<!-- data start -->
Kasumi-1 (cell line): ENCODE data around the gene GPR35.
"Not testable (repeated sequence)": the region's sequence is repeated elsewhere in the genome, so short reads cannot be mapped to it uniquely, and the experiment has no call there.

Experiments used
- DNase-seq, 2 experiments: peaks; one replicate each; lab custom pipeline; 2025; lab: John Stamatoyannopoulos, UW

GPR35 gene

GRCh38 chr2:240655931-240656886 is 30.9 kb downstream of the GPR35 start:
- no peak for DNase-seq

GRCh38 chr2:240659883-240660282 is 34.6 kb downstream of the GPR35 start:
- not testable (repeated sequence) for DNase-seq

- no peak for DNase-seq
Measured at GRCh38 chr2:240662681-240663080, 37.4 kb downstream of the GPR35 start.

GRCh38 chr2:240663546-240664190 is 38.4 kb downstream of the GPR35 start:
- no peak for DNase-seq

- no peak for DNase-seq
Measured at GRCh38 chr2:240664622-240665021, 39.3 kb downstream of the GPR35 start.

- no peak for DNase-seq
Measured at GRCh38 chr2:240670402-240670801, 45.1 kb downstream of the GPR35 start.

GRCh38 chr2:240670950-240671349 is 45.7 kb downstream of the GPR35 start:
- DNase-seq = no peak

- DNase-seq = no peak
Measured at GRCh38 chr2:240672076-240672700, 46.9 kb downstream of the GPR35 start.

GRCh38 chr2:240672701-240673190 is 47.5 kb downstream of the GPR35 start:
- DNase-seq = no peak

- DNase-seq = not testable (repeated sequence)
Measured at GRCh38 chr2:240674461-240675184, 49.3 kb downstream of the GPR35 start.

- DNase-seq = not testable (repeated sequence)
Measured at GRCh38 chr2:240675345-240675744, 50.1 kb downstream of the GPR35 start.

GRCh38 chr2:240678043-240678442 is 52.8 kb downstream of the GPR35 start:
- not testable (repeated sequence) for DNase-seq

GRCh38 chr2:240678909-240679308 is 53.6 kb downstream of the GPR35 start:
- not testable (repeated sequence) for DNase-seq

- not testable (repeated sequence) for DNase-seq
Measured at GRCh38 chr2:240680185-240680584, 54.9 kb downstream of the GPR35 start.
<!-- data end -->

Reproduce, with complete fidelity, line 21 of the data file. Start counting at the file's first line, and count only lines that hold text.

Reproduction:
Measured at GRCh38 chr2:240672076-240672700, 46.9 kb downstream of the GPR35 start.